I never received a phone call, and to the best of my knowledge no one came out to examine the sprinklers.
I called a week later to see whether there was a record made of my request. The man I spoke to told me he wasn’t sure. I asked why no one had come to investigate. He wasn’t sure about that, either. I decided to repeat my complaint in the hope that this time something would be done. He seemed confused when I described the problem as “runoff onto the walkways.”
“Ok is there an actual leak?” he said. “Or is the sprinkler head broken?”
If the University is using non-potable water on these features, the runoff is not technically illegal. However, evidence indicates that much of the water Stanford uses on its lawns is in fact potable. Last year irrigation constituted 9% of Stanford’s domestic water consumption, while Faculty Staff Housing, which includes irrigation, was responsible for another 21% of water use. Stanford uses non-potable water on athletic fields, but not on other green areas. Indeed, Etchemendy’s letter mentions the “summer irrigation season” as being “when much of our potable water is consumed.” In other words, watering of green areas is responsible for using up a lot of valuable, drinkable water. Etchemendy then goes on to say that “to comply with… regulations we must limit irrigation using the campus domestic water system to two days per week.” The grassy areas outside the Faisan Courtyard, as well as Levin Field, are watered just twice a week — the limit for irrigation using potable water. It is highly unlikely this is a mere coincidence. Rather, it is clear that Stanford is watering its substantial non-athletic green areas with potable water.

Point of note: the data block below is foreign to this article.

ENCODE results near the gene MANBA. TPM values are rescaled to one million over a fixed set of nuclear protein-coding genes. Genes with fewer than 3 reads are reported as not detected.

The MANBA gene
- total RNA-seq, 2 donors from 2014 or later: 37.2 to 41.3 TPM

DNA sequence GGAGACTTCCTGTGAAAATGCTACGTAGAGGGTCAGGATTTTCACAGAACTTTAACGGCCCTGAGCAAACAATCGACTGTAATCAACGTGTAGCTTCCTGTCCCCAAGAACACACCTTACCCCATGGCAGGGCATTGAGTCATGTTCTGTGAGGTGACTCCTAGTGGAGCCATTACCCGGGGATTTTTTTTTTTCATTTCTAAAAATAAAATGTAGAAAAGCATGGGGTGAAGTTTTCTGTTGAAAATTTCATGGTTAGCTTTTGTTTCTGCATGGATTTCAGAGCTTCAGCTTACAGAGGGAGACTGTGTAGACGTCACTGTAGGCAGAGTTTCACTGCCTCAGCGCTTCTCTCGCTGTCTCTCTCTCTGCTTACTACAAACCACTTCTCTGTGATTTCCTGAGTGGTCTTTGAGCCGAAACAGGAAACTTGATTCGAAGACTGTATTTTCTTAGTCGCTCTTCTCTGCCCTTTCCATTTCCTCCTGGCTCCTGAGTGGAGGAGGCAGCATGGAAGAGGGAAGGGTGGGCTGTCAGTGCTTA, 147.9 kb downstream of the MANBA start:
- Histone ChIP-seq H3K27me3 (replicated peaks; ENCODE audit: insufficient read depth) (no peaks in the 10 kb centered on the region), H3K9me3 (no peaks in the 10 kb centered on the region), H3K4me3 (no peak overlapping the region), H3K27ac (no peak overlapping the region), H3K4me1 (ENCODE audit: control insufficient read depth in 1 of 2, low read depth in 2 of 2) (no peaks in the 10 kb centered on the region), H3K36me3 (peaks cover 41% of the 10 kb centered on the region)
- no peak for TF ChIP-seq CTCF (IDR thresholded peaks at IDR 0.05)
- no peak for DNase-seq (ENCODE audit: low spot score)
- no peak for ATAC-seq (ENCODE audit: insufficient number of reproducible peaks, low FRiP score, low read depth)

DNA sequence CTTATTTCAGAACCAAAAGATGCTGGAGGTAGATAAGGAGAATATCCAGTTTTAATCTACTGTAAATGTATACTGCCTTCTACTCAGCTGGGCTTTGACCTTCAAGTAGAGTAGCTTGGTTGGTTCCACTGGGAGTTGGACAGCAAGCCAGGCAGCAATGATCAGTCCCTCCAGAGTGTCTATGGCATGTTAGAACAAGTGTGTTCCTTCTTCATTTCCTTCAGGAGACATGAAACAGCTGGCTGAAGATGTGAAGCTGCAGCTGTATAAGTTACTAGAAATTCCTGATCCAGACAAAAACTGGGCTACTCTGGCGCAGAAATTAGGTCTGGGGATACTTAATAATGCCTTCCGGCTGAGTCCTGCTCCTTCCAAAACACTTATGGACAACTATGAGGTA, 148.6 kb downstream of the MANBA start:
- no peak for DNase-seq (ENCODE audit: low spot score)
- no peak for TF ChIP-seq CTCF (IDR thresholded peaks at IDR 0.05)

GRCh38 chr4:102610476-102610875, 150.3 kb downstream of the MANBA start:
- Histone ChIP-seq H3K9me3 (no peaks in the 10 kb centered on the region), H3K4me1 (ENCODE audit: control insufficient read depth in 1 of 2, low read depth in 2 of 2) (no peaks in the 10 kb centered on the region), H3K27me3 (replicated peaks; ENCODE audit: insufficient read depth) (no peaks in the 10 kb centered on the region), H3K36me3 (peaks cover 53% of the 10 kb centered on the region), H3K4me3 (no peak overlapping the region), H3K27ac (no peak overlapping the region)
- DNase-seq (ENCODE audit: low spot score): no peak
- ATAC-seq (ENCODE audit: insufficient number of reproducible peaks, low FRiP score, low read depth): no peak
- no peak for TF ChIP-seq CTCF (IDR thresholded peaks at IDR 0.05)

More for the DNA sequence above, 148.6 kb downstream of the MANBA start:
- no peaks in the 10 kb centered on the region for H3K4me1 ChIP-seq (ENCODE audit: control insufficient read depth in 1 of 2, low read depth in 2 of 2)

Watering fields with potable water is, in and of itself, not illegal. However, for a school that claims to be a leader in environmental responsibility, this unnecessary use of valuable water resources is deplorable. This wastefulness is especially hypocritical considering that Stanford encourages its students to take measures as drastic as “Put[ting] less ice in your drink” in order to save water. Stanford holds its students to the highest standards when it comes to conserving water. It ought to hold itself to those same standards. Green lawns are certainly more aesthetically pleasing than brown ones, but they are hardly a requirement for going to classes, learning, and participating in extracurricular activities. We let our fountains run dry and drained Lake Lag — so why not let our fields turn brown? Or, at the very least, why not water them with non-potable water, as we do with the athletic fields?
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Runoff onto walkways, however, is very clearly illegal. And it’s happening. During the two nights a week when Levin Field is watered, lights are mirrored in the pool of water that sits atop the basketball court. The walkways outside my dormitory, too, glisten with the reflection of the lights. It is almost pretty until you remember that it is illegal.
Meanwhile a thousand people across the state of California are without drinking water. We need to do better.